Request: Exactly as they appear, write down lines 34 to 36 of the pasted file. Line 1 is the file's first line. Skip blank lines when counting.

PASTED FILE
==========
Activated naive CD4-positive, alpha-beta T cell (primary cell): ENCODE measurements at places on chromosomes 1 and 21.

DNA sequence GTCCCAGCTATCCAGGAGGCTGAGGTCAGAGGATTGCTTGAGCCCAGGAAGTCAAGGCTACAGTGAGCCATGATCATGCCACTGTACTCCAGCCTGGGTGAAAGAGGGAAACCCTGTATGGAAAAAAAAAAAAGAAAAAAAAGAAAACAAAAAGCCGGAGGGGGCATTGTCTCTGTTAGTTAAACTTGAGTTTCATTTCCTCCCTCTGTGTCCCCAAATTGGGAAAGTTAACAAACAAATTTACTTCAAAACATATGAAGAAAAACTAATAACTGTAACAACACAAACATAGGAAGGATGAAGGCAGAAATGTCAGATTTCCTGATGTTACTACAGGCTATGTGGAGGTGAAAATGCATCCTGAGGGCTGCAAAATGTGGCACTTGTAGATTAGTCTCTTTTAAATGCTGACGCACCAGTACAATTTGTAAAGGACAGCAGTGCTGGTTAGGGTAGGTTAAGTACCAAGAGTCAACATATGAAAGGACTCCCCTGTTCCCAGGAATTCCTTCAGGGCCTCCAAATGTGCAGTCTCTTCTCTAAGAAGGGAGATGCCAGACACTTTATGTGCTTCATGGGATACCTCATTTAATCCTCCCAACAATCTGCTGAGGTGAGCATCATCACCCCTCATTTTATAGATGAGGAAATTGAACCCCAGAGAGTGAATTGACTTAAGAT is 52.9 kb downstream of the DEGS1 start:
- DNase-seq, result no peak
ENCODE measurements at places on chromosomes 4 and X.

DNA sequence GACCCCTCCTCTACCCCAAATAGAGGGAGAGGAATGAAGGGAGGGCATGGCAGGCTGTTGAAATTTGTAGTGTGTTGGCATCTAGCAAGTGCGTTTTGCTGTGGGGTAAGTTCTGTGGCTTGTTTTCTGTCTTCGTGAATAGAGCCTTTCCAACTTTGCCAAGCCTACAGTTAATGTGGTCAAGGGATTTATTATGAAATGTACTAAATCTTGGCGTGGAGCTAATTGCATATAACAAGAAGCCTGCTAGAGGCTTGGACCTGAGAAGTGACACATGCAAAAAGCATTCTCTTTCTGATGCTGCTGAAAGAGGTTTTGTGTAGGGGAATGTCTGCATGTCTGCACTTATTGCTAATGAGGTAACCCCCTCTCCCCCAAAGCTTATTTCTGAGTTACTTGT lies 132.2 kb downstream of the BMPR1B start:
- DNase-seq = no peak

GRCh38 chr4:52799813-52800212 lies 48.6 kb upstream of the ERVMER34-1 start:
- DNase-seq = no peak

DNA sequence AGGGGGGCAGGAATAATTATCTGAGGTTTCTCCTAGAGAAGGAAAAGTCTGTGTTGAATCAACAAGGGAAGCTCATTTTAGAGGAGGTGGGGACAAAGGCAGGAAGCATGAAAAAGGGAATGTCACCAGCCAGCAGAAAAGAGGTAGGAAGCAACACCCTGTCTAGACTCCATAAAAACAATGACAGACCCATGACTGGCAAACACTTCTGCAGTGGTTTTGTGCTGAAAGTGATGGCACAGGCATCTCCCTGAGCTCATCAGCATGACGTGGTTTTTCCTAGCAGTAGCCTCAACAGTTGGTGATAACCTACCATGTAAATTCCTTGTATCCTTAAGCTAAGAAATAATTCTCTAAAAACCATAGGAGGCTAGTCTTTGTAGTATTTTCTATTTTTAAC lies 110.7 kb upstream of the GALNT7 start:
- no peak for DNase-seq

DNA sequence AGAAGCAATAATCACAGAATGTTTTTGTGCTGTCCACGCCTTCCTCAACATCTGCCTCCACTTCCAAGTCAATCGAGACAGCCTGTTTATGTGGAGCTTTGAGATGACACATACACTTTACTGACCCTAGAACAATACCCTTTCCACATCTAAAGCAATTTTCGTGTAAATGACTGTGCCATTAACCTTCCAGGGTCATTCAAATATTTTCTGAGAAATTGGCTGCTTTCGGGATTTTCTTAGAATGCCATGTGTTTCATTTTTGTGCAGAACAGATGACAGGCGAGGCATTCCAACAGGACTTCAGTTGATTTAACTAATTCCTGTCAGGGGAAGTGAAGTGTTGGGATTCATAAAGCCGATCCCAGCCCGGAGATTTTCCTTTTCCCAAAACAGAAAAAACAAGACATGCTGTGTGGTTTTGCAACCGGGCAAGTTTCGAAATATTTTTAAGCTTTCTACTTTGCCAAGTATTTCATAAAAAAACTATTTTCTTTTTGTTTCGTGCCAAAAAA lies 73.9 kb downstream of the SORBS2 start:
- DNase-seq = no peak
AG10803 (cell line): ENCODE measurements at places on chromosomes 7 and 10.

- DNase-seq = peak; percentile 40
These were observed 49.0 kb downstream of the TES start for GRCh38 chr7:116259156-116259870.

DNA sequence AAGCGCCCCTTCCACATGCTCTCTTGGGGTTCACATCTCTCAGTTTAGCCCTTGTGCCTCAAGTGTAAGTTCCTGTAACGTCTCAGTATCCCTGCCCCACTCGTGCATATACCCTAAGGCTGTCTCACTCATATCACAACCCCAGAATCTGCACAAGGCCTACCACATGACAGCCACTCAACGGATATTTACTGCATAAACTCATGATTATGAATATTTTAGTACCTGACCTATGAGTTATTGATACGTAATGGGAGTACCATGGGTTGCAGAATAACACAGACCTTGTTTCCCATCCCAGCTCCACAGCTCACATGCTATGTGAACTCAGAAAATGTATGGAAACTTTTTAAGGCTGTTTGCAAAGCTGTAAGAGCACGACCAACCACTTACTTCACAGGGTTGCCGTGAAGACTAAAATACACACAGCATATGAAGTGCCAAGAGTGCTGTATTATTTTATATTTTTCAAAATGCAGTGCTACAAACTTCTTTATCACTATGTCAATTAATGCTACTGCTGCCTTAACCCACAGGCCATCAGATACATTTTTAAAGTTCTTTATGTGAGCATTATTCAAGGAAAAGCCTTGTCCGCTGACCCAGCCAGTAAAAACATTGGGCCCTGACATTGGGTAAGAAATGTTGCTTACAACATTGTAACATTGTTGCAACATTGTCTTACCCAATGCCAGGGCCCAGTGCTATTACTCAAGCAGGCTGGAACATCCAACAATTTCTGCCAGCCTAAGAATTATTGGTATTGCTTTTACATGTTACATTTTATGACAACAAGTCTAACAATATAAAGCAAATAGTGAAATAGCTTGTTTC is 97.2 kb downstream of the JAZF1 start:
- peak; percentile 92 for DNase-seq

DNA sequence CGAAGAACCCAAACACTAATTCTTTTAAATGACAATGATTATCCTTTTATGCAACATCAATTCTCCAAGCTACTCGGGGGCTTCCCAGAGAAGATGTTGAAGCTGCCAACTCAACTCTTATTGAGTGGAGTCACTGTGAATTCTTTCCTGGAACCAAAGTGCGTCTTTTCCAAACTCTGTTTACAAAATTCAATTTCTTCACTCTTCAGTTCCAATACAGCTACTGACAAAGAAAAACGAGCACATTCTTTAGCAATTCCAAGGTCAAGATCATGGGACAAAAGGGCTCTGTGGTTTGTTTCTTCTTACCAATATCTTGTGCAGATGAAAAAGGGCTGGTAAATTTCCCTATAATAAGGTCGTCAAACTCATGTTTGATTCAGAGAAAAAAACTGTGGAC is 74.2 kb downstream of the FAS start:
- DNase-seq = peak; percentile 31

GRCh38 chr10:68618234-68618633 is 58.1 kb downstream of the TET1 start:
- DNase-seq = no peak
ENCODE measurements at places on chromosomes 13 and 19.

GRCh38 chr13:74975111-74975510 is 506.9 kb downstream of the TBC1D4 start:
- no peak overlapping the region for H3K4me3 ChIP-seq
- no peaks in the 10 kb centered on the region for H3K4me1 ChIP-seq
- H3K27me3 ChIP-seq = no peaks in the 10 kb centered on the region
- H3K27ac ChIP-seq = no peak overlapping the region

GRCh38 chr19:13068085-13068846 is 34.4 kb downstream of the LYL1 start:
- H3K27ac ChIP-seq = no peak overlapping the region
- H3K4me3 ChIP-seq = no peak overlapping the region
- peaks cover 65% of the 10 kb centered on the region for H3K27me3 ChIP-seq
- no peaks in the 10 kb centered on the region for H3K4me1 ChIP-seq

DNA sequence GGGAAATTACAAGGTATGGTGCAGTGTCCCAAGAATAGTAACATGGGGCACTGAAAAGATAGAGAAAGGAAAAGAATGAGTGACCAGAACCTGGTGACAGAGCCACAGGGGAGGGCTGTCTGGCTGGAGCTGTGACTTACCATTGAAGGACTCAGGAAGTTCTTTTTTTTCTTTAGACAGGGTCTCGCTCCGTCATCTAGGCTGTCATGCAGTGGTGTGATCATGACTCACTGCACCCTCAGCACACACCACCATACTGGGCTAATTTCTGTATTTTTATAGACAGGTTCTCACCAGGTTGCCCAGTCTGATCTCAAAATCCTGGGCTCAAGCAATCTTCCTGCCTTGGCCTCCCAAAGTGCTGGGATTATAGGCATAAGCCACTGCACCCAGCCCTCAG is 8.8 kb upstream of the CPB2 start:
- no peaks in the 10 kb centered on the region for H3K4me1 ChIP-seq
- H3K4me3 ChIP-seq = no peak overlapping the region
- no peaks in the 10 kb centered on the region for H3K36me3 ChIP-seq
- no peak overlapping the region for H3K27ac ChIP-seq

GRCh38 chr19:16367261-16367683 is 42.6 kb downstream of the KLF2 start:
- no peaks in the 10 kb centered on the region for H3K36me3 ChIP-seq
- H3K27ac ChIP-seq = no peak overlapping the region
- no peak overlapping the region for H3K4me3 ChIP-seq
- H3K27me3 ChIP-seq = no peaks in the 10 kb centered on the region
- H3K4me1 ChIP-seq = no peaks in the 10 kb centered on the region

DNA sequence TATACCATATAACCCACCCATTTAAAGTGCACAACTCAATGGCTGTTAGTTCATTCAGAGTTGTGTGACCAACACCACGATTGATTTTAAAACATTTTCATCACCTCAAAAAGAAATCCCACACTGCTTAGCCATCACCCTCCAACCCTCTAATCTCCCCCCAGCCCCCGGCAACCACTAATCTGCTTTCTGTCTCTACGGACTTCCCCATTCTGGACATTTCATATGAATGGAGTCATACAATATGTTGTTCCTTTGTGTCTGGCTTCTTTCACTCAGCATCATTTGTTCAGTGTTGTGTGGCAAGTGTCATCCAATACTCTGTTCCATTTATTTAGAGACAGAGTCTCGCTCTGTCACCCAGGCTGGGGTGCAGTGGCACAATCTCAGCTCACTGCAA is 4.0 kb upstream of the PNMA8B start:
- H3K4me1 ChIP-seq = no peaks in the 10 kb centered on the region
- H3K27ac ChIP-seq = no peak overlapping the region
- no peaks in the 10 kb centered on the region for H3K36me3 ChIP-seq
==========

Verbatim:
- no peaks in the 10 kb centered on the region for H3K4me1 ChIP-seq
- H3K4me3 ChIP-seq = no peak overlapping the region
- no peaks in the 10 kb centered on the region for H3K36me3 ChIP-seq